Soybeans close up 3rd straight trading day | Tuesday, March 28, 2023
Corn ended the day down a penny while soybeans are up 24¢.
Soybeans closed at $14.67 a bushel. Today is the third trading day in a row soybeans have closed higher since closing at $14.19 last Thursday.
CBOT wheat is up a penny. KC wheat is up 11¢. Minneapolis wheat is up 9¢.
Live cattle are down 8¢. Lean hogs are down 53¢. Feeder cattle are down 80¢.
Crude oil is currently up 34¢.
S&P 500 futures are down 19 points. Dow futures are down 103 points.
Soybeans up 22¢ at midday: 11:53 a.m. CDT
Corn is flat at midday while soybeans are up 22¢.
CBOT wheat is up 3⁄4 of a penny. KC wheat is up 7¢. Minneapolis wheat is up 8¢.
Arlan Suderman, chief commodities economist with StoneX, says soybeans are up today because traders are focused on declining production estimates out of Argentina and tightening supplies.
"China remains an active buyer of Brazilian soybeans, even though crush there has slowed considerably, suggesting that China is parking those surplus beans in its reserve to rebuild stocks," he says. "China continues to buy U.S. corn on nearly a daily basis as well — with those bushels likely going to rebuilding its reserve supplies too."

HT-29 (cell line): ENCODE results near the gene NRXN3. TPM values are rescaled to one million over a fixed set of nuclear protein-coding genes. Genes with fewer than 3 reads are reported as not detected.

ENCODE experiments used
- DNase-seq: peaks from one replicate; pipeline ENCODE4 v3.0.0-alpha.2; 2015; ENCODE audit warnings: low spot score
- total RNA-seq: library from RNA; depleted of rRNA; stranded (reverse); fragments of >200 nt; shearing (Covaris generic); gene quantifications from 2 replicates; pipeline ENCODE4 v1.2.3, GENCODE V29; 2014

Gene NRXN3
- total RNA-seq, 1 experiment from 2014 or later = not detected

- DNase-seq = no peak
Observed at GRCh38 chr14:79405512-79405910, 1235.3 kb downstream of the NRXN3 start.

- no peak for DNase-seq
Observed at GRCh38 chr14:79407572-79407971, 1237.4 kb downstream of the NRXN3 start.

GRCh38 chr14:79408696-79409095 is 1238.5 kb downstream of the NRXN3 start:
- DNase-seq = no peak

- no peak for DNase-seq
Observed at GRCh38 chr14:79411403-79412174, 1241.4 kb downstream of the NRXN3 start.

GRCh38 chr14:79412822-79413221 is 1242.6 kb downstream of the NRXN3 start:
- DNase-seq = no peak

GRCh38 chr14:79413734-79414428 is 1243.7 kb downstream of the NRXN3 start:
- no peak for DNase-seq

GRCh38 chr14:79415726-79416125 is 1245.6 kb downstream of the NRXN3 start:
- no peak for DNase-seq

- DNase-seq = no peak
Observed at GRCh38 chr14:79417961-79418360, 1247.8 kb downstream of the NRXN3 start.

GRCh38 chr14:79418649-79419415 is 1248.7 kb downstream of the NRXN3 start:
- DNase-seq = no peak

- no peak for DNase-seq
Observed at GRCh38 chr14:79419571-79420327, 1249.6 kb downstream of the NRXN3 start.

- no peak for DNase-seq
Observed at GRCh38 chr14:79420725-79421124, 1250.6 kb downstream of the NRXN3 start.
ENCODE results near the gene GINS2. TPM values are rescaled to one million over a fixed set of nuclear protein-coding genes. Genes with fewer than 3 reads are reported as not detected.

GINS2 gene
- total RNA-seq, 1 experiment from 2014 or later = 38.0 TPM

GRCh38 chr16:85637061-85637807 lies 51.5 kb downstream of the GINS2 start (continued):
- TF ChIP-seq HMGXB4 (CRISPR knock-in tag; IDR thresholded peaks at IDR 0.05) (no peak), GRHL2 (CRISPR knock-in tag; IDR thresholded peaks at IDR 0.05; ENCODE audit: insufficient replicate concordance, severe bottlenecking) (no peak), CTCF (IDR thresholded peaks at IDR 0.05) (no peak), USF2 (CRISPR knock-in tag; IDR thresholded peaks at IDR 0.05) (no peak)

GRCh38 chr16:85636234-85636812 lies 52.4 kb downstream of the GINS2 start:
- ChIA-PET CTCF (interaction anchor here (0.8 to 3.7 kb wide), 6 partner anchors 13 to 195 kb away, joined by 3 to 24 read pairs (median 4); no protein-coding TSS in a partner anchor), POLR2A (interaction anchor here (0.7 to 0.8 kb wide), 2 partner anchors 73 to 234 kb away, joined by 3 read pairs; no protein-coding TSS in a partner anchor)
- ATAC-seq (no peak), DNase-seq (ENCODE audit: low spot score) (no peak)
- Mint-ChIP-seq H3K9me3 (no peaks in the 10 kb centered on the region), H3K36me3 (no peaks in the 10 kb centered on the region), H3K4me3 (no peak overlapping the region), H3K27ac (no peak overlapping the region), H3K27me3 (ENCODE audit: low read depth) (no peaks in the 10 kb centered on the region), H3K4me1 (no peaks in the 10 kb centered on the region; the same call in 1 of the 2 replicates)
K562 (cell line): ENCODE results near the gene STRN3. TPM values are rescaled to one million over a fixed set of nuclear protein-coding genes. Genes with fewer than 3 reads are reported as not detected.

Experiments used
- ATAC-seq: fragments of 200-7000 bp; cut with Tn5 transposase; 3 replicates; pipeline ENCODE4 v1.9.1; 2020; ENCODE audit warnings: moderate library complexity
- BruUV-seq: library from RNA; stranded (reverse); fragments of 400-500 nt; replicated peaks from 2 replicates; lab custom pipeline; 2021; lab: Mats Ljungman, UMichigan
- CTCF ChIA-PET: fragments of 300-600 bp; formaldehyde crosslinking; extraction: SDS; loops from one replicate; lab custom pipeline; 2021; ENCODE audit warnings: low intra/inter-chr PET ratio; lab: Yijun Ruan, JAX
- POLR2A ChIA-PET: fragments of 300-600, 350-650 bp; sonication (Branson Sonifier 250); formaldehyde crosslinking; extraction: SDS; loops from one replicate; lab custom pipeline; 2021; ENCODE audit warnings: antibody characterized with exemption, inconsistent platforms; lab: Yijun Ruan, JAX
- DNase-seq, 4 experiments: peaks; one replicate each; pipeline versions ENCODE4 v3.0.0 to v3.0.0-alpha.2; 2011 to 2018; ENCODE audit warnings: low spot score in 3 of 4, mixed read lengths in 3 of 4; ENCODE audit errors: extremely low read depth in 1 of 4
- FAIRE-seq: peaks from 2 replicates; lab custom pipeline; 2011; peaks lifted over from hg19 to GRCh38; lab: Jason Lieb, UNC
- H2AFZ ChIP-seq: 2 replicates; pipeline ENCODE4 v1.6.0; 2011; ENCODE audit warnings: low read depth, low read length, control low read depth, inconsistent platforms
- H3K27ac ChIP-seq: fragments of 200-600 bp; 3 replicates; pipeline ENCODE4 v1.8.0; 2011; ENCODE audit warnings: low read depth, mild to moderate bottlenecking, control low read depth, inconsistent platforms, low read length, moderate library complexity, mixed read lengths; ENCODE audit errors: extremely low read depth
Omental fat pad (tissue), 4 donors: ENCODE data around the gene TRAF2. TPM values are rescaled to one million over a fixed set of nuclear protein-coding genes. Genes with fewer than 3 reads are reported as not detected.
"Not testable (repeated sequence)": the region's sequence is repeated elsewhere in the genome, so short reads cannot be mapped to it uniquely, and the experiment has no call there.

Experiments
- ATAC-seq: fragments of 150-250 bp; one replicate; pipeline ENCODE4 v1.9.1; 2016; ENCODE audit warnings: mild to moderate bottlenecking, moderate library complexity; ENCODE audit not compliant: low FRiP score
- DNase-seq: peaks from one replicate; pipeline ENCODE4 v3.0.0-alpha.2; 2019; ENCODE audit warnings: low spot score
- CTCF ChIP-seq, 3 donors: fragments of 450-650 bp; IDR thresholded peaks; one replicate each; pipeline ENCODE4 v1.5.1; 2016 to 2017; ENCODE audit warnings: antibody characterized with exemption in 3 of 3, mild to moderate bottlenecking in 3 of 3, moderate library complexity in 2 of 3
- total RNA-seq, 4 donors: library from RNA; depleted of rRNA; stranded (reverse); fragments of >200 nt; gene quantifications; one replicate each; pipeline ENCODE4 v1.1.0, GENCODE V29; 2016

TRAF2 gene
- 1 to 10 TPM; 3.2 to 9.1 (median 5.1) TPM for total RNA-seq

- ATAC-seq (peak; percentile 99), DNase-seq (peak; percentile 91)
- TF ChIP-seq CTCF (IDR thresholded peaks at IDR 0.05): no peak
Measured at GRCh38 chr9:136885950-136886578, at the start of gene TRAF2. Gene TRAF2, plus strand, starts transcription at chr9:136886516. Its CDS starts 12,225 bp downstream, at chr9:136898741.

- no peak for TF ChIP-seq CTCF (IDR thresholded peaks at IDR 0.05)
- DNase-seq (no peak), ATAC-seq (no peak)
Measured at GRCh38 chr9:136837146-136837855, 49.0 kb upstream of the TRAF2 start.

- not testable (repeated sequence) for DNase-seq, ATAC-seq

Live cattle are down 8¢. Lean hogs are down $1.10. Feeder cattle are down 28¢.
Crude oil is up $1.08.
The U.S. Dollar Index June contract is at 102.14.
S&P 500 futures are down 8 points. Dow futures are up 30 points.
Grains start day mixed: 9:11 a.m. CDT
Corn is currently up 1⁄4 of a penny.
Soybeans are up 10¢.
China is buying more corn. This morning USDA announced the sale of 136,000 metric tons for the 2022/2023 marketing year.
CBOT wheat is down a penny. KC wheat is up 4¢. Minneapolis wheat is down 3⁄4 of a penny.
Live cattle are down 25¢. Lean hogs are down 35¢. Feeder cattle are up 5¢.
Crude oil is down a penny to $72.80 a barrel. Al Kluis, managing director of Kluis Commodity Advisors, says crude oil's current rally is bullish for the entire commodity complex.
Nick Tsiolis, founder of Farmer's Keeper, says we have officially entered into the U.S. weather market.
"Forecasts look cold and wet into April," he says. "That, and a couple feet of snow in the northern planes has those producers convinced planting will be delayed. That's not necessarily a 'crop scare' but it could give markets something to get excited about for a few weeks."
S&P 500 futures are currently down 6 points. Dow futures are up 40 points.